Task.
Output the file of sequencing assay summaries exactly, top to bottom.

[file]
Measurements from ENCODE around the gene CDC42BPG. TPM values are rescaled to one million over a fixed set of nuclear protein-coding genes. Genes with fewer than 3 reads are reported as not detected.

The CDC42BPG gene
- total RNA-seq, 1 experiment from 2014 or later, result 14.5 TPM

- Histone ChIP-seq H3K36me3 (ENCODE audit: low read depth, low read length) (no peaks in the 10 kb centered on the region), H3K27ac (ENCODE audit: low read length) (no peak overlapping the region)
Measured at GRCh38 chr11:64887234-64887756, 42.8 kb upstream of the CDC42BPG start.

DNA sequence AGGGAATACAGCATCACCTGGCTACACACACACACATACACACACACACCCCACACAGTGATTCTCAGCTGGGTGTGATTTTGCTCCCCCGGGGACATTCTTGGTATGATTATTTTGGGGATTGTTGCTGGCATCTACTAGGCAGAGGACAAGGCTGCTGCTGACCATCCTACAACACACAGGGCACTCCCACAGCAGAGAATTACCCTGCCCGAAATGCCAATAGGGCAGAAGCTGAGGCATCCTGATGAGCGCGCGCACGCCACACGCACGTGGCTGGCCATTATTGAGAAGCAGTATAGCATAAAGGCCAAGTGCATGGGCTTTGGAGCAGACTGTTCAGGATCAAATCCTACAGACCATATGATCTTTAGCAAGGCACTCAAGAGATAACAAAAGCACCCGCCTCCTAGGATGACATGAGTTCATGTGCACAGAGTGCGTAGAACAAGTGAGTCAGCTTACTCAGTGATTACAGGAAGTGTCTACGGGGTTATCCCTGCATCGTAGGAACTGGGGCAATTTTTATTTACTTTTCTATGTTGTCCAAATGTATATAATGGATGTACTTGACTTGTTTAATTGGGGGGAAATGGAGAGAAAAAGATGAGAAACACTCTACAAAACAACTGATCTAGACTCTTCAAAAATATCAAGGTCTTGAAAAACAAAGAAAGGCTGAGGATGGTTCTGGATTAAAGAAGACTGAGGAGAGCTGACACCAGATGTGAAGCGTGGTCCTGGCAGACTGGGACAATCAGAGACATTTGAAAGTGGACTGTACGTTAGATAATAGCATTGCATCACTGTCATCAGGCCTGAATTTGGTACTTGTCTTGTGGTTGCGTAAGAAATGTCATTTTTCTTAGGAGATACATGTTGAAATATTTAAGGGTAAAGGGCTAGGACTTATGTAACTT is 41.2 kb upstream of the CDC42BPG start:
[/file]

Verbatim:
Measurements from ENCODE around the gene CDC42BPG. TPM values are rescaled to one million over a fixed set of nuclear protein-coding genes. Genes with fewer than 3 reads are reported as not detected.

The CDC42BPG gene
- total RNA-seq, 1 experiment from 2014 or later, result 14.5 TPM

- Histone ChIP-seq H3K36me3 (ENCODE audit: low read depth, low read length) (no peaks in the 10 kb centered on the region), H3K27ac (ENCODE audit: low read length) (no peak overlapping the region)
Measured at GRCh38 chr11:64887234-64887756, 42.8 kb upstream of the CDC42BPG start.

DNA sequence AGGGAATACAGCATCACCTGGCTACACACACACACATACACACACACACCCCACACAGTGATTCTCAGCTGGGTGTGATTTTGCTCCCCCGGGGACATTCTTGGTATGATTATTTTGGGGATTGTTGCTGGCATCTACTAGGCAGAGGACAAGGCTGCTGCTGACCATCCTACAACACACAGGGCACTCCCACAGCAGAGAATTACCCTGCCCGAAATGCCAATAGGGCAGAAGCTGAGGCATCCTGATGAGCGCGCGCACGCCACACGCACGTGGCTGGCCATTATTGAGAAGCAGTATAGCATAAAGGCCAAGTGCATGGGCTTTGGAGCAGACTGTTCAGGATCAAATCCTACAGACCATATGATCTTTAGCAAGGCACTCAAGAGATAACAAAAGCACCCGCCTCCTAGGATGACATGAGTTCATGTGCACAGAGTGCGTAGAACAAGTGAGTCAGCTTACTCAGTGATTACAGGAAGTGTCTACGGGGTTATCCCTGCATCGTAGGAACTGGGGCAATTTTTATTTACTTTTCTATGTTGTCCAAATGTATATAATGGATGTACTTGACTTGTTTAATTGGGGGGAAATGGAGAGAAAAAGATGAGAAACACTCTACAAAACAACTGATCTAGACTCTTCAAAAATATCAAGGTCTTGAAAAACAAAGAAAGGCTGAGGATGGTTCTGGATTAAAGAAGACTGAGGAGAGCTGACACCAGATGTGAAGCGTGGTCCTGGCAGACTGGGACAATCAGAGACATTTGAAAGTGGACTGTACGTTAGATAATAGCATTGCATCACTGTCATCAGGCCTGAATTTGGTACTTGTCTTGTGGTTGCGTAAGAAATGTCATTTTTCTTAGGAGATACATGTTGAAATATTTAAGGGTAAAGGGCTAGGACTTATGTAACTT is 41.2 kb upstream of the CDC42BPG start: